The Wandering Musician -
I can travel to you and teach in your home which is ideal if you have children or you have problems getting to the office on Hadlow .
Contact me for details 07976 405561 or email@example.com
Guitar lessons 1 2 1 at the office in Hadlow Kent
You will need more than the stuff that everyone else does to be a great guitarist. Even though we call it ‘star quality’ or charisma, we do know how to find it and it will not be taught to you in a music college or by any ordinary guitar tutor because there is a psychological component.
The very skills that you need to make money in music will not be taught to you either.
So from the word go you will need all of these skills and many more to make progress and become successful as a musician, so if you really want to rock get in contact firstname.lastname@example.org or 07976405561 for rates.
Lessons online via Skype, Zoom or Facetime
I have a number of special deals going for new pupils whihc include the Zero to Hero guitar video course available free for the lockdown period
Contact me today for details 07976405561
Here are some stories of pupils of people like you
Henry 14year old
I want to achieve musical knowledge of the instrument and how to play correctly in all aspects and genres of music
I find it very frustrating when I can't have access to a music facility such as gear space and being able to have the guitar plugged in when I practice.
Before being taught, I used to learn from family members and the Internet. Also would work things out until this they sounded okay.
Charlie is a 16-year-old future be a rockstar.
He's got a few good ideas but is full of desire to learn. He desperately wants to be better than all of his mates
His parents have bought him a reasonably good guitar and an amp, but he is desperate to get that Gibson Les Paul, although that is out of his price range.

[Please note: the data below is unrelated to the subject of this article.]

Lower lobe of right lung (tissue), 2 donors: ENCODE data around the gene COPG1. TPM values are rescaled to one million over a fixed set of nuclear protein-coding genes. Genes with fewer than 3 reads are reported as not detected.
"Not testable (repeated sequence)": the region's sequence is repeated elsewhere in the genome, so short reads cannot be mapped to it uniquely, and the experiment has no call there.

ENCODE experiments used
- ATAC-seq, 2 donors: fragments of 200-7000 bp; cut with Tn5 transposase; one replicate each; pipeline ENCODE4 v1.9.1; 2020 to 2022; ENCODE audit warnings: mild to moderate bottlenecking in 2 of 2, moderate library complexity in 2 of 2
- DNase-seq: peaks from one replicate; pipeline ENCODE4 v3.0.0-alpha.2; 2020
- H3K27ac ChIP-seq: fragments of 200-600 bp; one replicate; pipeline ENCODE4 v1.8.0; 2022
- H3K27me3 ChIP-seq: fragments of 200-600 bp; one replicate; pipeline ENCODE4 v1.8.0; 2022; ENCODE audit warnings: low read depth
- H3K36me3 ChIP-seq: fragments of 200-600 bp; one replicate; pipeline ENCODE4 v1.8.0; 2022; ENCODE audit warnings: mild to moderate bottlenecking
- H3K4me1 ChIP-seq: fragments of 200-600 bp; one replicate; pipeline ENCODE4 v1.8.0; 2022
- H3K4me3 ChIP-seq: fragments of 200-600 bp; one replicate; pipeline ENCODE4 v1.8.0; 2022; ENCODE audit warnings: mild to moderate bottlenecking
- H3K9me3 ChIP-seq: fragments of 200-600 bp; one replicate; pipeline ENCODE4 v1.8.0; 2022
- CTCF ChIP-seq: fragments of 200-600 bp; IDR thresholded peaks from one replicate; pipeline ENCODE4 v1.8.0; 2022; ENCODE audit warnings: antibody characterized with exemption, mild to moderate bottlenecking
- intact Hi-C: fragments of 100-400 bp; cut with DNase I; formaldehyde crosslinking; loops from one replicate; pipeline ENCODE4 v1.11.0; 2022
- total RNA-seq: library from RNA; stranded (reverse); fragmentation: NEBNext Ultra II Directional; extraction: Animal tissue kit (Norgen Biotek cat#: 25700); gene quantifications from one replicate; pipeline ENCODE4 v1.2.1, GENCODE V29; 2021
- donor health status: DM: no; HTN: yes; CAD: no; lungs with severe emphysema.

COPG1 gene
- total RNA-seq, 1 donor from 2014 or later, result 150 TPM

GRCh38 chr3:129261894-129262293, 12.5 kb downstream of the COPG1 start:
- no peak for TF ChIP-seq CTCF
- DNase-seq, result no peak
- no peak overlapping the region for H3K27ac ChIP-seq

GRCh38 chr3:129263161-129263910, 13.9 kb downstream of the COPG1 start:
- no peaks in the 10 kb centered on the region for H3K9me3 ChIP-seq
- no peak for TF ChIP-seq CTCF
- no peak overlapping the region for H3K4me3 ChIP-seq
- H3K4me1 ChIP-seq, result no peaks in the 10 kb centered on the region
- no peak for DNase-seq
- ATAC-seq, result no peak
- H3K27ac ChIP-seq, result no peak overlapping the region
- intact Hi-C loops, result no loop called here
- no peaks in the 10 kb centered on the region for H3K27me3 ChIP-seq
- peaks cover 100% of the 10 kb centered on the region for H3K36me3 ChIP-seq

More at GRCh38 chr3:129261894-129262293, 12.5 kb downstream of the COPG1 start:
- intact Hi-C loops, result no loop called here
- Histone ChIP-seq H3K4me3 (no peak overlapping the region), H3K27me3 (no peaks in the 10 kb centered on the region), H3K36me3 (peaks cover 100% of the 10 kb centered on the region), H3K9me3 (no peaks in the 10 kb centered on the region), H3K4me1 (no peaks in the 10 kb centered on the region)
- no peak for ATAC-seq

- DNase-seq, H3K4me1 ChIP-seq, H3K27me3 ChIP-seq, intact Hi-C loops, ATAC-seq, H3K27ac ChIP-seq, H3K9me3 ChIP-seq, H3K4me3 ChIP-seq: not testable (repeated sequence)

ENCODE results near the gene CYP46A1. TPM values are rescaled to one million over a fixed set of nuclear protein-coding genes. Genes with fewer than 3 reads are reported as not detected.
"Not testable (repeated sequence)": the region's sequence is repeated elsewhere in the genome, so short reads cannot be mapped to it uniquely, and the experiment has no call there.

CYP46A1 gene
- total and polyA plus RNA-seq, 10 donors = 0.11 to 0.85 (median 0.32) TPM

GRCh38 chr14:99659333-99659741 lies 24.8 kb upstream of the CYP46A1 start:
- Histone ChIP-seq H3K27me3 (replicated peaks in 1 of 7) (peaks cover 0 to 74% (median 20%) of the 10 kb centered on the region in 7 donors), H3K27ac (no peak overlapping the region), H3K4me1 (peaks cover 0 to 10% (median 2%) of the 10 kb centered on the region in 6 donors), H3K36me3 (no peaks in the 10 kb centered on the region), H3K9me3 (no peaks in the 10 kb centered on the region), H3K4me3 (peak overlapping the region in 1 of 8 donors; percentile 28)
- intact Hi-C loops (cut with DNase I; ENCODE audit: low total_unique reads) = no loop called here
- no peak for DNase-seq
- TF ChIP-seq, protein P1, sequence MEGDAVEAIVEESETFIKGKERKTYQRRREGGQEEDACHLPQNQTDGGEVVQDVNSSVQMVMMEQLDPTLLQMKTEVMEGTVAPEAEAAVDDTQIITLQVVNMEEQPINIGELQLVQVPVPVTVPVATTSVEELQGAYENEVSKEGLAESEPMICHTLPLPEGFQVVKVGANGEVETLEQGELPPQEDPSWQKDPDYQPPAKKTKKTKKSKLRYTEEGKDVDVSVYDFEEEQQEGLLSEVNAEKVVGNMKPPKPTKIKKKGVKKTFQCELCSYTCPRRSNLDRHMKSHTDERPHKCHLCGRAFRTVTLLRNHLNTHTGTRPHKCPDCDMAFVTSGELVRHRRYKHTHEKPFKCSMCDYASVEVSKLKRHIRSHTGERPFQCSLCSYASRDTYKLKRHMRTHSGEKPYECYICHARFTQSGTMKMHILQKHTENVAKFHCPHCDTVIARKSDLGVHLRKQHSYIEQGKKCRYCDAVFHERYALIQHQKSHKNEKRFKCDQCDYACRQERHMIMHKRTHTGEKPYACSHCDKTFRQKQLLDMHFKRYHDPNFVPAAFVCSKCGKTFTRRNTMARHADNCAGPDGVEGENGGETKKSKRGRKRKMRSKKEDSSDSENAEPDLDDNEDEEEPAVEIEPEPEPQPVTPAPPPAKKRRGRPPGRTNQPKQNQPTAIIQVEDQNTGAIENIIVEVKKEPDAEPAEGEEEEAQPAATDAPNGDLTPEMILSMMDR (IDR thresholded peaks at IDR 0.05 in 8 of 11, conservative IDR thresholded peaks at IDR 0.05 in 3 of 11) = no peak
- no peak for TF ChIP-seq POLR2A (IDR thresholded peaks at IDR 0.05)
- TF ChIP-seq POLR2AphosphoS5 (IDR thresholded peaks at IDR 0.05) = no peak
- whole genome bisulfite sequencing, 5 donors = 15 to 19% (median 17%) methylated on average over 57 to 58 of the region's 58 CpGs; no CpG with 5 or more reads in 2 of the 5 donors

However, if he works hard enough, he is sure that his family will give him enough money over time to fulfil his dream so that he can do his world tour.
The challenge for Charlie is balancing his school work with his school exams.
"I want to achieve the skills to become a professional musician, playing a lot of gigs and recording albums; that's what I want to do as a career, making a living from music by releasing songs and playing in a band.
The most frustrating thing about playing the guitar is probably the hours and hours of practice you have to put in.
Nobody instantly picks up a guitar I can shred like Van Halen! These things take years and years of practice, commitment and passion, which make long, tedious hours of scales but all worth it".
"I tried to learn a few basic chords at the beginning before I had lessons, but I had no idea what I wanted to do with the guitar.
The most frustrating thing is not knowing what to do next and what would be the most helpful thing to do, and whether or not I'm working on to help me improve.
Before lessons, I watched tutorials on YouTube on playing songs, and sometimes I tried to work out things by listening to recordings. It wasn't that interesting or fulfilling for me at first. This all changed with a teacher.
Chris is 30 years old, and he's been playing the guitar since he was a teenager. However, life has got in the way. He went to university, earned his degree., got a good job, found a wife, got a house, but he's desperate to pick up the guitar again and sort out his playing.